View Full Version : Recip question

Lu Zuckerman
9th Nov 2002, 00:24
Since everyone on this thread is testing everyone else on their collective aviation knowledge I thought I would add my own two cents (Canadian).

What is the largest radial recip ever designed for use in an aircraft? They constructed several but the design never entered production.


big pistons forever
9th Nov 2002, 01:03
I think it was some marvel of British complexity, A post war W 24 cyl monster, made by Bristol ?

9th Nov 2002, 02:01
Lycoming or Continental - I forget which - came out with a 36 cylinder - 5000+ cu in monster back in the early fifties. I think it made it as far as the test bed. I've got a bit of info on it around here somewhere, in a book that Pratt and Whitney published on their 25th anniversary. Gotta see if I can find it.

9th Nov 2002, 02:53
Hmmm, 'twas Lycoming I think, but can't remember the displacement.
The Hiller museum in San Carlos California has a very nice cut-away rotating display of the P&W R4360...LOTS of moving parts.

From the guys that flew the Stratocruiser...used "nearly" as much oil as fuel...:rolleyes: :rolleyes:

9th Nov 2002, 08:15
I suspect that it was the Lycoming XR-7755-3.
This 5,000 hp engine was intended to power the Convair B-36.
NASM (http://www.enginehistory.org/nasm.htm)

9th Nov 2002, 18:34
5000 hp ? Pah, a mere stripling. :p

R-4360-20 7000hp, 7800 with injection.

Lu Zuckerman
9th Nov 2002, 19:18
To: Paper Tiger

5000 hp ? Pah, a mere stripling. 4360-20 7000 HP, 7200 with injection

Here are the only 4360 models listed on the R-4360 web site along with their respective power output. There is no –20 listed. I checked the air race mods for this engine and although it was used on several different aircraft in the air races there was no listing of a 7000 HP engine. Where did you get your info?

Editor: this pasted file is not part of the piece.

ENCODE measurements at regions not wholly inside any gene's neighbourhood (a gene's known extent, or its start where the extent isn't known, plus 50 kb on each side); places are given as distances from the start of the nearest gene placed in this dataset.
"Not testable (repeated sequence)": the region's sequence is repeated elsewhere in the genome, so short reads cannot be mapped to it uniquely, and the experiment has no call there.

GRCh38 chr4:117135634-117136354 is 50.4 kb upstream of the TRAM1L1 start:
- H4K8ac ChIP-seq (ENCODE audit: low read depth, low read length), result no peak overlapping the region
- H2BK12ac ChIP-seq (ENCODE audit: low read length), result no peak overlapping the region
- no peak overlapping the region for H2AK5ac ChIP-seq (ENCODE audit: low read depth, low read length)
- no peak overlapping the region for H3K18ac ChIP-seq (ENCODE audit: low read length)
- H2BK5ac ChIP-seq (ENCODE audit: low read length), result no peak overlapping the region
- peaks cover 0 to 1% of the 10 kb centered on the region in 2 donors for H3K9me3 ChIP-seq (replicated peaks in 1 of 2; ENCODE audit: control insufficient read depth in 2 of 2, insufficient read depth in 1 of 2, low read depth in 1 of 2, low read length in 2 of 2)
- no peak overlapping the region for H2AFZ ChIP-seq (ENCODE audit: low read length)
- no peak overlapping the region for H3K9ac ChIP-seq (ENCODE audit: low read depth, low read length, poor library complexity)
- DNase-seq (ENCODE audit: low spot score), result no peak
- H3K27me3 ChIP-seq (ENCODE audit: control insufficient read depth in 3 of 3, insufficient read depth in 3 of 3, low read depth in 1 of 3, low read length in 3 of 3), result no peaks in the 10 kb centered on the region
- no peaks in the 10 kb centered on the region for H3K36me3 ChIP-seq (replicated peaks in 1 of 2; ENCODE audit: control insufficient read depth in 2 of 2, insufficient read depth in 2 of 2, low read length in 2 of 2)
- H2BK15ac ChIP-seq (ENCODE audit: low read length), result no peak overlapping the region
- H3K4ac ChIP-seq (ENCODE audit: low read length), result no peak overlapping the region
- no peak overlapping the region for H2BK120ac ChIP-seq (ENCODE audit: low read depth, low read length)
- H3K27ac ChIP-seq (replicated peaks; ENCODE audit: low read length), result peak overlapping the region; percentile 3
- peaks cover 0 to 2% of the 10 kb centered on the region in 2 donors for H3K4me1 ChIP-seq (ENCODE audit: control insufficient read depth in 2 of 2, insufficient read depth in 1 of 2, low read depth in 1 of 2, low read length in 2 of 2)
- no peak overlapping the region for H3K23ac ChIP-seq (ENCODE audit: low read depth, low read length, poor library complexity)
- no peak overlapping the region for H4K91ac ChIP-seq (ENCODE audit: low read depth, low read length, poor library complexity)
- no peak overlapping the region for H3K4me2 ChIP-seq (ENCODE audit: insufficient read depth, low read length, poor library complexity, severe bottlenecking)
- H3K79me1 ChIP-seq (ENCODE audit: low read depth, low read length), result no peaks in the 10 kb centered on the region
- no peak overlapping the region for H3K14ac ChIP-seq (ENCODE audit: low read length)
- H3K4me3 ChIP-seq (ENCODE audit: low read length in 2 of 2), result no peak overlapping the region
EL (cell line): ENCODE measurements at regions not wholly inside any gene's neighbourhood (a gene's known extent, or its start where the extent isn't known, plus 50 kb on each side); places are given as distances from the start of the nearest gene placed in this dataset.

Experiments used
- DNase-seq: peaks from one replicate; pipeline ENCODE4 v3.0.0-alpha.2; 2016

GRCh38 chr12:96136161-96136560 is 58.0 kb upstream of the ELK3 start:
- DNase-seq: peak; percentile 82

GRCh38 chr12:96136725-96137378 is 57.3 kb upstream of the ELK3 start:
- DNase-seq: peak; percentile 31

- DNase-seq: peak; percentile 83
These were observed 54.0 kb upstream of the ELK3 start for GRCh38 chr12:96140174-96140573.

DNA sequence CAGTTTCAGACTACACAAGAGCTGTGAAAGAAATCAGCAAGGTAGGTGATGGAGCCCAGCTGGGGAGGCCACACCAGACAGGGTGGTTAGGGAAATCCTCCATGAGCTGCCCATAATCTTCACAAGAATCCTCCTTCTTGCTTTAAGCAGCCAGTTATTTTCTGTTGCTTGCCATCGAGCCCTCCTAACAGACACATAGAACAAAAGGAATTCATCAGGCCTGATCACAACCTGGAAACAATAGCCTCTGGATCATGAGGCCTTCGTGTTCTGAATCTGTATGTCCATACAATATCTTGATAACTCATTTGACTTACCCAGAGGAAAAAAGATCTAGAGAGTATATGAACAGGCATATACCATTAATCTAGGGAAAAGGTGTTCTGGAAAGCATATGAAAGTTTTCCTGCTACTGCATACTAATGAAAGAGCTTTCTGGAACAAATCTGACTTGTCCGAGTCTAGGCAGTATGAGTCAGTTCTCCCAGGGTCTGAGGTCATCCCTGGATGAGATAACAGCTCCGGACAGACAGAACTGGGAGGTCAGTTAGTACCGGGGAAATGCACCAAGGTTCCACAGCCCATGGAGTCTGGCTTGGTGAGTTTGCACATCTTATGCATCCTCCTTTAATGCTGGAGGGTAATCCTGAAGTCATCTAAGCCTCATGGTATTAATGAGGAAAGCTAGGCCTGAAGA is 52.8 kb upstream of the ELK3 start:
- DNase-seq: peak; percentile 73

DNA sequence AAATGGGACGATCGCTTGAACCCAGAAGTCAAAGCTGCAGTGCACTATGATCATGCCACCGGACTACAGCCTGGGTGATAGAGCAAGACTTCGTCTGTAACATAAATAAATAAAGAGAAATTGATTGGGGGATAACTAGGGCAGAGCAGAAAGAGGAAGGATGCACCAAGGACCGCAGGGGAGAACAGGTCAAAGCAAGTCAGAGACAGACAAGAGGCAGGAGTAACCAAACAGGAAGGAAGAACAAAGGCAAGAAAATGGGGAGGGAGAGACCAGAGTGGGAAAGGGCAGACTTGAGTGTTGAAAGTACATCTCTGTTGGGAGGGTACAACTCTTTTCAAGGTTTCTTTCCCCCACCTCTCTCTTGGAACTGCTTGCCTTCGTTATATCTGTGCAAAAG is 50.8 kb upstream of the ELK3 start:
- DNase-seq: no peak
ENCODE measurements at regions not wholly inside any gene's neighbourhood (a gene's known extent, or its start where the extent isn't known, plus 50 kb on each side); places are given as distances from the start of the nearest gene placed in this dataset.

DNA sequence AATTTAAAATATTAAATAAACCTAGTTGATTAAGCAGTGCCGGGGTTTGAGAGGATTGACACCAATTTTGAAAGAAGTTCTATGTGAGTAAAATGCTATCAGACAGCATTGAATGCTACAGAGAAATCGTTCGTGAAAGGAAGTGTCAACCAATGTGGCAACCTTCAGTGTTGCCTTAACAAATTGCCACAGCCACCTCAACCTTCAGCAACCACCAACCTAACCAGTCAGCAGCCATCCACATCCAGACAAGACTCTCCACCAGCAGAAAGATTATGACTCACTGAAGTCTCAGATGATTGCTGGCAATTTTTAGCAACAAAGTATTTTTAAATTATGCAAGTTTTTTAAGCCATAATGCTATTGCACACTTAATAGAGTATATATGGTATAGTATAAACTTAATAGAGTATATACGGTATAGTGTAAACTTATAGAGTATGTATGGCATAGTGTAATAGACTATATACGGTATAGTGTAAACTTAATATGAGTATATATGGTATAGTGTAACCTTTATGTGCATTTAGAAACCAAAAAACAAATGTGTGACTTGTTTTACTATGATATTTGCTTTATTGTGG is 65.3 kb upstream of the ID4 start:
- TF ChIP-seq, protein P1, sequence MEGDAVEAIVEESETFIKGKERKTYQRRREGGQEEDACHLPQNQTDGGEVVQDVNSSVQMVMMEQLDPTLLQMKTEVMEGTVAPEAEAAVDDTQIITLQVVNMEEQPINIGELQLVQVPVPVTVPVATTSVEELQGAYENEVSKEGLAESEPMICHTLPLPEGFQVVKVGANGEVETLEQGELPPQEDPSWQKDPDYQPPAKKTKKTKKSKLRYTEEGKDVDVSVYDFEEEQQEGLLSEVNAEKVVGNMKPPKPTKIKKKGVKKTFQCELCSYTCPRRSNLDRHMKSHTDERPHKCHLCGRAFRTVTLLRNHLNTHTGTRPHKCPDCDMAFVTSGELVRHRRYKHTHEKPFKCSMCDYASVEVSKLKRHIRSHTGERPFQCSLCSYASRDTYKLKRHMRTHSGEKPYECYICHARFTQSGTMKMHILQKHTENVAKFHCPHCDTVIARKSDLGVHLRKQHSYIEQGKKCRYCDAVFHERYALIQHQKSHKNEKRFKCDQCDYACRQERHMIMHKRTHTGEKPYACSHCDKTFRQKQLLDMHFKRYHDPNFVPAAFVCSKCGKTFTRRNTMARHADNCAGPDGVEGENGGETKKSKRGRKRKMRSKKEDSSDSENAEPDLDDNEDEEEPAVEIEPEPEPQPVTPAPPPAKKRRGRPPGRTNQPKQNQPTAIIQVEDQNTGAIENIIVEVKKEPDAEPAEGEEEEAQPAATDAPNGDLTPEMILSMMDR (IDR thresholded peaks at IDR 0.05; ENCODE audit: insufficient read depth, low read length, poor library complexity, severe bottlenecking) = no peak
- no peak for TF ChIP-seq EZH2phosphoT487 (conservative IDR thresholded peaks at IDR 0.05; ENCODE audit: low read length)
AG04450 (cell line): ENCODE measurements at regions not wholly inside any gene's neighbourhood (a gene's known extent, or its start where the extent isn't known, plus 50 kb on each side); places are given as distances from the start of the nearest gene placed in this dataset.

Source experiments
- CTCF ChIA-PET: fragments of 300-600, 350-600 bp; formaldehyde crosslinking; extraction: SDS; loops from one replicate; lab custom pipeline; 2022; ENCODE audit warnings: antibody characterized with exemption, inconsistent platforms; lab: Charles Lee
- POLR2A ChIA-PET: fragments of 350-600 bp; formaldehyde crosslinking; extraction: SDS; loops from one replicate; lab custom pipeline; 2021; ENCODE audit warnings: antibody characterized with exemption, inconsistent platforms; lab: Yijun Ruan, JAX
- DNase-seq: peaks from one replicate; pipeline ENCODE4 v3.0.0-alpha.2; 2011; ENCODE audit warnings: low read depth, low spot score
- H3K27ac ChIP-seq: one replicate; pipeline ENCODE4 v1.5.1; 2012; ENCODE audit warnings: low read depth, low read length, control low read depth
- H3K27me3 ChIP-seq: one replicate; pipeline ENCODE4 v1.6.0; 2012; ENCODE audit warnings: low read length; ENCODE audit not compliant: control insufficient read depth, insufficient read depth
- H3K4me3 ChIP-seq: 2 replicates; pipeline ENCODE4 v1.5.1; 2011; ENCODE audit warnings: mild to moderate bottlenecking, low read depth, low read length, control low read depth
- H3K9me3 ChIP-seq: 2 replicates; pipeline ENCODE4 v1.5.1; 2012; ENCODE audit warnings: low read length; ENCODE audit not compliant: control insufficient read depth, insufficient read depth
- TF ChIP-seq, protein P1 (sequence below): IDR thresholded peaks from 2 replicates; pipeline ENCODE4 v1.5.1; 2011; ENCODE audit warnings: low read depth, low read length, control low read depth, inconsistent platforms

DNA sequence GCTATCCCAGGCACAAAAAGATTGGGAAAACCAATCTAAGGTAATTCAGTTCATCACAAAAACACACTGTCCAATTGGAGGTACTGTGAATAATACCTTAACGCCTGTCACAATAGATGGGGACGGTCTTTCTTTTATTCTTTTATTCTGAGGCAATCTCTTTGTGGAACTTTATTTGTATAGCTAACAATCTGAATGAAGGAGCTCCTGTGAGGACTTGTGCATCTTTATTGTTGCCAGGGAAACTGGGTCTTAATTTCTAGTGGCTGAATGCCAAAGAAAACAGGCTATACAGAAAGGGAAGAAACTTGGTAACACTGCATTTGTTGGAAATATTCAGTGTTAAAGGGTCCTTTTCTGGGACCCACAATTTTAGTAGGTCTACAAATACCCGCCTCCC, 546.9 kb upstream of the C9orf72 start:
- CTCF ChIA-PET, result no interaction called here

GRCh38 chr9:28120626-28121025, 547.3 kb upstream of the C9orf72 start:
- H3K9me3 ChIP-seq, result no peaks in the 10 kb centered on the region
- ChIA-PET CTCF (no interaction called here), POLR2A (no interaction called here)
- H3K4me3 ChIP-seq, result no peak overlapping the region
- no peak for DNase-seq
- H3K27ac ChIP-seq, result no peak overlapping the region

R-4360-4A: 3,000 hp (2236 kW) R-4360-4W: 3,000 hp (2236 kW) R-4360-35: 3,500 hp (2610 kW) R-4360-41: 3,500 hp (2610 kW) R-4360-59B: 3,500 hp (2610 kW) R-4360-63A: 3,800 hp (2834 kW)

I know that injection increases horsepower by increasing the volumetric efficiency of the engine but doubling the designed horsepower is a bit of a stretch. However I have been wrong before.

Although it was stated above that the XR-7755 was built to power the B-36 it was my understanding that it was built for a single seat fighter that resembled a P-47 on steroids. The engine was mounted behind the pilot much like the Aircobra. The aircraft was to be built in the Fisher Body Bomber plant in Cleveland, Ohio. On one test flight (before the cancellation of the program) the aircraft augured in and pushed the pilot or what remained of the pilot 30 some feet into the ground.


9th Nov 2002, 21:00
Oh dear :o On this C-119 page (http://www.geocities.com/pentagon/quarters/4980/boxcar.html) it says The C-119 had two R-4360-20 Pratt & Whitney engines. Each engine had 28 cylinders in four rows and seven banks, 56 spark plugs, 7 Magnetos, 4 seperate circular rotating cams, and an internal super-charger. At take off settings, together they developed 7000 HP (7800 water injected) delivered to, two Hamilton Standard, four paddle blade, 14 foot props. The Pratt & Whitney R-4360-20 was the most powerful internal combustion reciprocating engine ever built. Unfortunately while my eyes boggled at the 7000 hp figure, they missed the rather important word 'together !
Unusual way of quoting hp, but no excuse :rolleyes:

The dash 20 appears to be the military equivalent of the -CB2.

I shall spend the next 30 minutes in the penalty box.

10th Nov 2002, 01:43
PaperTiger is quite correct when he quotes the R-4360-20 being installed in the C-119.
Also fitted were -20WA's in the C-119C.

For Lu, there is a PDF file in the AHES site under P & W and search through R-4360, which lists all the various dash# and applications for R-4360

The Fisher a/c mentioned, the XP-75, utilised the so-called double Allison-V-3420-19 installed a la P39, P-63 behind the pilot and driving the propellor via a long extension shaft.